Southern Cross Veterinary Clinic in Port Elizabeth

Feline Infectious Peritonitis (FIP) is a fatal disease of cats caused by a mutated coronavirus. The coronavirus mutates only in certain cats so research has suggested that the risk of the virus being transmitted from an infected cat to other cats is unlikely. Contact with faeces is a possible route of infection. Young cats and immunocompromised cats have an increased risk of infection.

There are two forms of FIP: wet FIP where fluid accumulates in the abdomen or chest; and dry FIP where fluid accumulation is less likely but weight loss, depression and fever are present. Dry FIP is difficult to diagnose because the signs are non-specific and similar to other diseases.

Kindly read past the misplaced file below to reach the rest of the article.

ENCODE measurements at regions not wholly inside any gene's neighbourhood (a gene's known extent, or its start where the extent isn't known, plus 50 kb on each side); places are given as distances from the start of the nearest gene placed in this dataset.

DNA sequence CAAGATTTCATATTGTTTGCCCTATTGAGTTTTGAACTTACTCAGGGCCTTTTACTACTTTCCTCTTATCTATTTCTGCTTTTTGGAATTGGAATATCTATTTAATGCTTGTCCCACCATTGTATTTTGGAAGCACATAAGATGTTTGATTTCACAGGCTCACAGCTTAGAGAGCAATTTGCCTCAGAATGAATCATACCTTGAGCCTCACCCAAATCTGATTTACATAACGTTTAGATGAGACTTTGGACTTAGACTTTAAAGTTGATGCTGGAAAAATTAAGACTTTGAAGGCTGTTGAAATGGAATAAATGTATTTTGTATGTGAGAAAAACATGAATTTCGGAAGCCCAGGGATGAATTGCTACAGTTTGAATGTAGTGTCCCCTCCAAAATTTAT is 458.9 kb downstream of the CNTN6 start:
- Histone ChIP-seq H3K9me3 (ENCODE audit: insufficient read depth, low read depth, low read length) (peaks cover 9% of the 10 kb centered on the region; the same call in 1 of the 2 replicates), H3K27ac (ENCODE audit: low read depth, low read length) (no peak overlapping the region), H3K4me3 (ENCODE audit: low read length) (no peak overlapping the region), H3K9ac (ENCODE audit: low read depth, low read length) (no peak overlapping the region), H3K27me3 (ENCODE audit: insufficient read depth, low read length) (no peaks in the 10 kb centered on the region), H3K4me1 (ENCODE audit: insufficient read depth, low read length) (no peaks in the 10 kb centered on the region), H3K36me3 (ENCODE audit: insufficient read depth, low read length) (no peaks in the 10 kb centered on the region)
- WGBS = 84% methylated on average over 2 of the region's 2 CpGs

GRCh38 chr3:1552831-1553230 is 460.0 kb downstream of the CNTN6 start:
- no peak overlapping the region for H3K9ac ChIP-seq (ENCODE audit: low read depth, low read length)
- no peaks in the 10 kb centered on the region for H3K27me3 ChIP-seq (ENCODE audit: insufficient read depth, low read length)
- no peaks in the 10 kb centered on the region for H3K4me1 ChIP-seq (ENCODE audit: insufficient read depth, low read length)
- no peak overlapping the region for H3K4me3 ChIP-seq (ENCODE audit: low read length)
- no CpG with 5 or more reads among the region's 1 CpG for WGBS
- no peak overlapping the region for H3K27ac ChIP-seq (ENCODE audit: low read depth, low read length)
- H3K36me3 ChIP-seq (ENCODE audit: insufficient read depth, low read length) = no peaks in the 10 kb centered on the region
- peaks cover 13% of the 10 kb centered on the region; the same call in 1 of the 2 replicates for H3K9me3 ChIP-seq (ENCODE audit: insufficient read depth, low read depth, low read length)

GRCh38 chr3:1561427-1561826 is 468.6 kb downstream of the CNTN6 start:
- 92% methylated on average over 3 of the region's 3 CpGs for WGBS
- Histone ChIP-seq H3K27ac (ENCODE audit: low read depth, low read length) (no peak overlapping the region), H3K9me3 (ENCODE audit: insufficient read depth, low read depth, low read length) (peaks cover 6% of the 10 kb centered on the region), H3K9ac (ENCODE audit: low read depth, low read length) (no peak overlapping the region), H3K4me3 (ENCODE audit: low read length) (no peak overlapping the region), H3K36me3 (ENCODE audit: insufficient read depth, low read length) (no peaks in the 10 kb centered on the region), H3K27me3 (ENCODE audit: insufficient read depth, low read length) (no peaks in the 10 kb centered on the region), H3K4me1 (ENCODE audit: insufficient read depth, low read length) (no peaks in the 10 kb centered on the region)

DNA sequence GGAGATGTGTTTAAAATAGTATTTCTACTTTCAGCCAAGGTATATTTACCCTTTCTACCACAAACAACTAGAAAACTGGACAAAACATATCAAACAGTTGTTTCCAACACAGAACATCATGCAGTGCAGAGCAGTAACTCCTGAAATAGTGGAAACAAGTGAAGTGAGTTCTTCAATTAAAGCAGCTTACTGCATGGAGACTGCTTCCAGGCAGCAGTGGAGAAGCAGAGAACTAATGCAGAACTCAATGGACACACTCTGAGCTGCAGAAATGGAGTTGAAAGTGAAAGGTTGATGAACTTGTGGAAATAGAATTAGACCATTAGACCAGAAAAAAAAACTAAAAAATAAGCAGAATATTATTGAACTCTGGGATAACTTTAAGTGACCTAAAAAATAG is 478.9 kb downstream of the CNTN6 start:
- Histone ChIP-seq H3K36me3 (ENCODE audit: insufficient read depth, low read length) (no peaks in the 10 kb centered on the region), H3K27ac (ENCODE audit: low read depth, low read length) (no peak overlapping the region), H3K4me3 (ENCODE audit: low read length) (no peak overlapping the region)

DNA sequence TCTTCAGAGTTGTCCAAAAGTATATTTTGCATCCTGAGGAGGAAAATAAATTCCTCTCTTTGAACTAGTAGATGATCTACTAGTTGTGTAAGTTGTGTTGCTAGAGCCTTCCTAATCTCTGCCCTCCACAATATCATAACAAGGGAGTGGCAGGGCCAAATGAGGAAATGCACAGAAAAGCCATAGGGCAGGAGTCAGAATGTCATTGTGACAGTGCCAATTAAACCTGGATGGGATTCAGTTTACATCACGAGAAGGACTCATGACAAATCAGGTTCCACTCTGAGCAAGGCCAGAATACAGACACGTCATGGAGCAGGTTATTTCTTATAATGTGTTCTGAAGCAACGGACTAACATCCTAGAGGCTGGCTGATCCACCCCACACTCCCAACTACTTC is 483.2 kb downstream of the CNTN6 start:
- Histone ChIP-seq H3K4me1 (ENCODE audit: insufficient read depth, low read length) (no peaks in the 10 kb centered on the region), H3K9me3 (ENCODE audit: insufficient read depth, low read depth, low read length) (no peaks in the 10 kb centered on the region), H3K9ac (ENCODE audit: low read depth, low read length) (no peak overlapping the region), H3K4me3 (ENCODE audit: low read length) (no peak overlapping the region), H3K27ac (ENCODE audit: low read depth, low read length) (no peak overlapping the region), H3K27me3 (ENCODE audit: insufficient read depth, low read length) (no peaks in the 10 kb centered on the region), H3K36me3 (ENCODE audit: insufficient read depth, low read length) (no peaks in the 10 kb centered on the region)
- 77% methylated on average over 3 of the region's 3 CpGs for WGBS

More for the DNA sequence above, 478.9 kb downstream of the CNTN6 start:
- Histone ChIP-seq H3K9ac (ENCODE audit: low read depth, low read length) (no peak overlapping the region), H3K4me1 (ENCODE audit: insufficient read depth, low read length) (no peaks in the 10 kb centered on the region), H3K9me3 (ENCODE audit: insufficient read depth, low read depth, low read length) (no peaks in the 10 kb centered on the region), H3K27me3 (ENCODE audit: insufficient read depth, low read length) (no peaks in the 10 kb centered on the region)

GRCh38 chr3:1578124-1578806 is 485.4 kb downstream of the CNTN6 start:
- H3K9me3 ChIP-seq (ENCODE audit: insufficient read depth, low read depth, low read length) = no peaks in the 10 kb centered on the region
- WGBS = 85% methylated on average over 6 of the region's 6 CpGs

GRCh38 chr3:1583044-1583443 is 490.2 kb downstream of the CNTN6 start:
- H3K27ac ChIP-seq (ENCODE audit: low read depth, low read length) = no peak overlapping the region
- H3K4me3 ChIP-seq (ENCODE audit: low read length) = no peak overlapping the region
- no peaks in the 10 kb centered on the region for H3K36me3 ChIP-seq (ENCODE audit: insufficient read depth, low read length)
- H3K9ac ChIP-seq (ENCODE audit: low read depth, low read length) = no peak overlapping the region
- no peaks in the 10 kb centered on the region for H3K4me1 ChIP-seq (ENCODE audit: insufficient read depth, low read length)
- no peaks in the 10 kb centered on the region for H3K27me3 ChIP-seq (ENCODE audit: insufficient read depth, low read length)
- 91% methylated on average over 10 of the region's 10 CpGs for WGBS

Signs of FIP: fever, loss of appetite, weight loss, lethargy, vomiting, diarrhoea, pale gums, enlarged abdomen, difficulty breathing, jaundice, eye problems and fits.

There are no specific tests to diagnose FIP and there is no specific treatment or cure for FIP. Treatment involves supportive and symptomatic care.

The virus can survive for several weeks in the environment but it is inactivated by most household disinfectants. Clean litter trays regularly.

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